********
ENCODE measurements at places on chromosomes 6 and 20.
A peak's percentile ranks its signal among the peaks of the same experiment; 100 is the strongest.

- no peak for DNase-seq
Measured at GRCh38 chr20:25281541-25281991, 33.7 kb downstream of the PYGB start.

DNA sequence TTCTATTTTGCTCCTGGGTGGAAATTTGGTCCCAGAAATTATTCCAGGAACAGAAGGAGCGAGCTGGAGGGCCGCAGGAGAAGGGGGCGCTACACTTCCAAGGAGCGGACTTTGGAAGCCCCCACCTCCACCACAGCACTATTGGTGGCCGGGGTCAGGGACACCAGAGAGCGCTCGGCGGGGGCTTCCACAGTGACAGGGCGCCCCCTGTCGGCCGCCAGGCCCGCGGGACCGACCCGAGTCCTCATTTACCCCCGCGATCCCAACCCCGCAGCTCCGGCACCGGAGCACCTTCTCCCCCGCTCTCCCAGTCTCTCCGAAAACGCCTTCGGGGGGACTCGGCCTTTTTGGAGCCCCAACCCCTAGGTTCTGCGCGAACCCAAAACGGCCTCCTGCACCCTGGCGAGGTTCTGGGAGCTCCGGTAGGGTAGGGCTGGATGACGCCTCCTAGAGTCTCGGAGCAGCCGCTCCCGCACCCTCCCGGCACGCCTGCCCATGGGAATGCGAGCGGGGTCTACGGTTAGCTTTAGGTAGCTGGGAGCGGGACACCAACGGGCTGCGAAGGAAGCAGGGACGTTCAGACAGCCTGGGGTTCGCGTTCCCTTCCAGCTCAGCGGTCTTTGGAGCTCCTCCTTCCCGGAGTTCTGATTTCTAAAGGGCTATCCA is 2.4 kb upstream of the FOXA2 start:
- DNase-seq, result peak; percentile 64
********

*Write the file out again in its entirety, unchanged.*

ENCODE measurements at places on chromosomes 6 and 20.
A peak's percentile ranks its signal among the peaks of the same experiment; 100 is the strongest.

- no peak for DNase-seq
Measured at GRCh38 chr20:25281541-25281991, 33.7 kb downstream of the PYGB start.

DNA sequence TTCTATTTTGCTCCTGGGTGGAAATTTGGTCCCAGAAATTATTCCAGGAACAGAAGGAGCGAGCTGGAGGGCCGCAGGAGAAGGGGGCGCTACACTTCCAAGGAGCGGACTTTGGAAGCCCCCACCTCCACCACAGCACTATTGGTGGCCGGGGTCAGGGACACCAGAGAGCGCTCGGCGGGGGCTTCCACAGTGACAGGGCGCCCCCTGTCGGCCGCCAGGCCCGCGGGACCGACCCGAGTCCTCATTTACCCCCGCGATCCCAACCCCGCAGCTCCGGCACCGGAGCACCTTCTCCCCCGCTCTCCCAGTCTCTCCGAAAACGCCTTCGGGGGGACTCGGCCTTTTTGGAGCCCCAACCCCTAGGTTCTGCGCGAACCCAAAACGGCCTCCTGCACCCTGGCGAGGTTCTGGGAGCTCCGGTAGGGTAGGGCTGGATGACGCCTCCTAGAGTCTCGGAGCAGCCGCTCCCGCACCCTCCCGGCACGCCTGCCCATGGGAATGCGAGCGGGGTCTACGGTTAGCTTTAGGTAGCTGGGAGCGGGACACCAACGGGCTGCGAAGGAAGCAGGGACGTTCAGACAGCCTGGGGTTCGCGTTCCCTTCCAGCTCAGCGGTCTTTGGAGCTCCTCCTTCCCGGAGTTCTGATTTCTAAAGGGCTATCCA is 2.4 kb upstream of the FOXA2 start:
- DNase-seq, result peak; percentile 64